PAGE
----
Use this URL to cite or link to this record in EThOS: http://ethos.bl.uk/OrderDetails.do?uin=uk.bl.ethos.713146
Title: Safeguarding food : advances in forensic measurement science and the regulation of allergens, additives and authenticity
Author: Walker, Michael John
ISNI:       0000 0004 6349 5952
Awarding Body: Kingston University
Current Institution: Kingston University
Date of Award: 2016
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Abstract:
This commentary reports on work published between 2005 and 2015 forming a record of a varied career building technical competence alongside strategic skills in the analytical chemistry and molecular biology of food. The unifying theme is practice based problem solving in the scientific regulation and enforcement of food safety and authenticity. The work demonstrates advances in sound, forensically robust, measurement science addressing problems arising from food additives, food authenticity and food allergens. In particular the mature discipline that underpins the regulation and enforcement of food additives is shown to be needed for the management of food allergens. The background to food regulation and enforcement is described alongside technical appeals in the official food control system to develop societally meaningful food surveillance, supported by a sustainable UK based official food control infrastructure (Public Analyst service) at the interface between science and the law. For food additives, publication of previously un-collated results informs regulatory practice and demonstrates the value of scientific collaboration between both jurisdictions on the island of Ireland. A definitive strategy is reported for the chemical analysis and risk assessment of ‘jelly mini-cups’ in which gel forming additives have caused choking fatalities and solutions to problems in the analysis of two illegal toxic additives, morpholine and dimethyl yellow are described. For food allergens the portfolio includes the first study to assess in quantitative terms the level of risk to peanut allergic consumers in take-away catering, leading to better training and similar work on coeliac disease and the availability of ‘gluten-free’ food. Systematic assessment of food allergen analysis and a programme of analytical improvement to support allergen risk assessment and risk management are discussed. A narrative account of an allergen related food sabotage incident and the subsequent Crown Court case and previously uncollated reports of court-sanctions for allergen noncompliances, severe incidents and deaths make key policy and practice recommendations for improvement in these areas. Page 7 of 162 In the study of food authenticity a critical review describes the nitrogen content of important species in the food supply chain as a proxy in the quantitative estimation of high value flesh foods in compound products. An exemplar study follows determining previously unavailable nitrogen factor data for farmed salmon and salmon frame mince. A critical survey of the up skilling of the UK Official Food Control System in DNA food authenticity techniques and major historical and contemporary reviews of food fraud (butter and horsemeat) support substantial policy and analytical recommendations. Many threats to our food supply can be assessed and managed only with the assistance of measurement science. Integrating elements of chemico-legal practice including lessons learned from ‘referee analyses’ and metrology in chemistry this commentary concludes with a synthesis describing major changes in the UK scientific food control system stemming from the author’s involvement in the ‘Elliott Review’ and recommendations for an international programme of work on food allergen analysis with interconnected learning for the benefit of the analytical and regulatory communities and society at large.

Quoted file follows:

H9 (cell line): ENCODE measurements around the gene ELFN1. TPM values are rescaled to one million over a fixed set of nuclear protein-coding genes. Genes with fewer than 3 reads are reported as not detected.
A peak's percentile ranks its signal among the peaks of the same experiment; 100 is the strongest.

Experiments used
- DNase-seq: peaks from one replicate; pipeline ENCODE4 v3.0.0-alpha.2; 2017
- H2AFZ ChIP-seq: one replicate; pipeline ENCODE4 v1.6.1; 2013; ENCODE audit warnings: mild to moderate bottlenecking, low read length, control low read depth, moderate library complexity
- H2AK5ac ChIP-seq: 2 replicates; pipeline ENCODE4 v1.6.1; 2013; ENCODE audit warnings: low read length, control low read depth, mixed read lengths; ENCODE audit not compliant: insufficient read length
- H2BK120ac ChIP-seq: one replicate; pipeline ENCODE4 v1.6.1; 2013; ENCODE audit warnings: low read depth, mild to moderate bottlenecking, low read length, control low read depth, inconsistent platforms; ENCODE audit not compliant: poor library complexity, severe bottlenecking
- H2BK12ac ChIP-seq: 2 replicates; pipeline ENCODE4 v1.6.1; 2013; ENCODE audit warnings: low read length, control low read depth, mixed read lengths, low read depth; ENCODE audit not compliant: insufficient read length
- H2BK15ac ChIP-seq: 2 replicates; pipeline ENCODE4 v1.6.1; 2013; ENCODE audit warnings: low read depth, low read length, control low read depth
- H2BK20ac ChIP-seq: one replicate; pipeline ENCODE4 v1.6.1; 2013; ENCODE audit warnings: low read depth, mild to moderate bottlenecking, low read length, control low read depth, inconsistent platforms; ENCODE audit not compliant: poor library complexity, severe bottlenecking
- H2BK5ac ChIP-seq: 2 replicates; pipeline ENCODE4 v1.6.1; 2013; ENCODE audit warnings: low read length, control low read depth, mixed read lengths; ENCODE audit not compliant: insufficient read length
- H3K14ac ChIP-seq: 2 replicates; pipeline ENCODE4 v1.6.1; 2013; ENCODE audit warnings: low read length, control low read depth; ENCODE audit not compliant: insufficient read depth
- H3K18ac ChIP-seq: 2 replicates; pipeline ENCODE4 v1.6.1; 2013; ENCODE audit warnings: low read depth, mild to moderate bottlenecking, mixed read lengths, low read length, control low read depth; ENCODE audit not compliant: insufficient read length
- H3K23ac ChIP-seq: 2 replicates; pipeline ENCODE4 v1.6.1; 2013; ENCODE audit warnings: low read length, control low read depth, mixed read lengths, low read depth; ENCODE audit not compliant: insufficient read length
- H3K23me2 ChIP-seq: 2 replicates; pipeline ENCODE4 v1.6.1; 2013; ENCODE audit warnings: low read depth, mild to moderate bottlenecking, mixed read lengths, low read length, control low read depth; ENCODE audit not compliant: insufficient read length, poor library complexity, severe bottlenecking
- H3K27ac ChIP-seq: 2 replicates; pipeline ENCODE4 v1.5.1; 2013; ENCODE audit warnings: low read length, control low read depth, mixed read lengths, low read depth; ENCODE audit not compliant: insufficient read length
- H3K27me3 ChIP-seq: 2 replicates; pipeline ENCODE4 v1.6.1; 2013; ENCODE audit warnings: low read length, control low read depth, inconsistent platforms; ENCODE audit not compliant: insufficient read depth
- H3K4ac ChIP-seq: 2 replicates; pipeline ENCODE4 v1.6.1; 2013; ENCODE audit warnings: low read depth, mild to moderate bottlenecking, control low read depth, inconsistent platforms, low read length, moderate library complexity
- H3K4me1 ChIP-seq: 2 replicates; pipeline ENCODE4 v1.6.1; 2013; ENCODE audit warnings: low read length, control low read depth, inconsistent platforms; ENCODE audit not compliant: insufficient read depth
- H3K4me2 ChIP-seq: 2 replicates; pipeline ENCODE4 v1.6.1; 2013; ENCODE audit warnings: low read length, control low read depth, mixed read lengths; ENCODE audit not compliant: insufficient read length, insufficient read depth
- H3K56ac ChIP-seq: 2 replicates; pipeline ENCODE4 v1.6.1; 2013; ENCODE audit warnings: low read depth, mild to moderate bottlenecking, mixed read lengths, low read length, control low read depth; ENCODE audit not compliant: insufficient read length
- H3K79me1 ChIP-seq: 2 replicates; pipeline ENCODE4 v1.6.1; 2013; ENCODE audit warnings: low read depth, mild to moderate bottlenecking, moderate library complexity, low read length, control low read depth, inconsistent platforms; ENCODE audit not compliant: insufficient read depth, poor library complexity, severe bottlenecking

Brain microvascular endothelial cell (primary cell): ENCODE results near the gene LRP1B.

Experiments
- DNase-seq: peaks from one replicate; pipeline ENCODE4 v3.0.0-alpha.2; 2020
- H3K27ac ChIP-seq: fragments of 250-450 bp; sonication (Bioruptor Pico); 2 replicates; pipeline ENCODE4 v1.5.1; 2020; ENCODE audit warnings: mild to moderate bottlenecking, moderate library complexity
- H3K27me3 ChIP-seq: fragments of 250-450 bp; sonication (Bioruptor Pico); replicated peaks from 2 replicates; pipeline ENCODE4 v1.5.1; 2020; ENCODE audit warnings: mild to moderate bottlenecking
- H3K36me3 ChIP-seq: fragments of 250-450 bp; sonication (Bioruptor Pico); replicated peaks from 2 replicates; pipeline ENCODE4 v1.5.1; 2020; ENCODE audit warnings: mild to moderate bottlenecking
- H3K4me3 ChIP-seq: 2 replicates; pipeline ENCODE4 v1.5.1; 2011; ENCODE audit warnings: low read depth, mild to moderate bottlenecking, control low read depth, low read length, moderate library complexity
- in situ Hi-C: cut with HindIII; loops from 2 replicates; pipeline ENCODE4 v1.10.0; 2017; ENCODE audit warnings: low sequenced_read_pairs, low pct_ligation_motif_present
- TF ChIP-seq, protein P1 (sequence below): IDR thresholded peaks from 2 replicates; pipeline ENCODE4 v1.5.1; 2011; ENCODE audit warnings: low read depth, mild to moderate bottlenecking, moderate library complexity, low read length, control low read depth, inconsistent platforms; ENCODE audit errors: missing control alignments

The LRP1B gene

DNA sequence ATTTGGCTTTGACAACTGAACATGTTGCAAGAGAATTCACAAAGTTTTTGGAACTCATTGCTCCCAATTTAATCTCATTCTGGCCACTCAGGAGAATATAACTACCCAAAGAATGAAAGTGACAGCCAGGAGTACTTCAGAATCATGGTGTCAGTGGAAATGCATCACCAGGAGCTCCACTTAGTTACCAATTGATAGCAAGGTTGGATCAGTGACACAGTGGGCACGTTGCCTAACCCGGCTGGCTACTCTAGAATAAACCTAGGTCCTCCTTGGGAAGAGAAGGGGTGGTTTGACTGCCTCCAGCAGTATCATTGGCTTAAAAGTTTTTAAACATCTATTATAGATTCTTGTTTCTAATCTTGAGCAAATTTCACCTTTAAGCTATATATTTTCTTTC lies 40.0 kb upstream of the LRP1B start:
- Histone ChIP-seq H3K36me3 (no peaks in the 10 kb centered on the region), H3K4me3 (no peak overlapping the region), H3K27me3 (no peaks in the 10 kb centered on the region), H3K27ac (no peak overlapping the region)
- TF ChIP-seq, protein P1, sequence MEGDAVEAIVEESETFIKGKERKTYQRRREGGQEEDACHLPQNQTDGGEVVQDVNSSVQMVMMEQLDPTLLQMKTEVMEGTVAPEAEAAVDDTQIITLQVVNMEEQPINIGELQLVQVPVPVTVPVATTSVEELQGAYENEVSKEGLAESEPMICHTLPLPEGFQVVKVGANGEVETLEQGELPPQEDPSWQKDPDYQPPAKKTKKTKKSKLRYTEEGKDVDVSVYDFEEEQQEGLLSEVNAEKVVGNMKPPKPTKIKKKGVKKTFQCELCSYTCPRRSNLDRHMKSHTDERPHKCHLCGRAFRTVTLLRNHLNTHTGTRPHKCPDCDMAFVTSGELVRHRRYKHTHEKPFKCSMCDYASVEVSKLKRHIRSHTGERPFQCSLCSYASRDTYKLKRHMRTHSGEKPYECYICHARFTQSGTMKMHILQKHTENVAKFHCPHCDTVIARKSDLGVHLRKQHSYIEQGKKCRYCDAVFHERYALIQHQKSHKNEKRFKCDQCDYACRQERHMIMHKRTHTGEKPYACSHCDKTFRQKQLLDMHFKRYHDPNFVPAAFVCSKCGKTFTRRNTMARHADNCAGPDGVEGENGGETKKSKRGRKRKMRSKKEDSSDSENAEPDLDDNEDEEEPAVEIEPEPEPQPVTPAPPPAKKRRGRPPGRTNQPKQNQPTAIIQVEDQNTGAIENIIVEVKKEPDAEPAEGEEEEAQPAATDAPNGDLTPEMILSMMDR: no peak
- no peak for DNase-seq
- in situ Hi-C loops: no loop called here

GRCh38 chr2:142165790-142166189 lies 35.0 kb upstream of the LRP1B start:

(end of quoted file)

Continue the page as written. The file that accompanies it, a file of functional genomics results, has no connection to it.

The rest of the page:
Supervisor: Not available Sponsor: Department for Business, Energy & Industrial Strategy ; Environmental Health Departments in Northern Ireland ; Department for Environment, Food and Rural Affairs
Qualification Name: Thesis (Ph.D.) Qualification Level: Doctoral
EThOS ID: uk.bl.ethos.713146  DOI: Not available
Keywords: Biological sciences ; Chemistry
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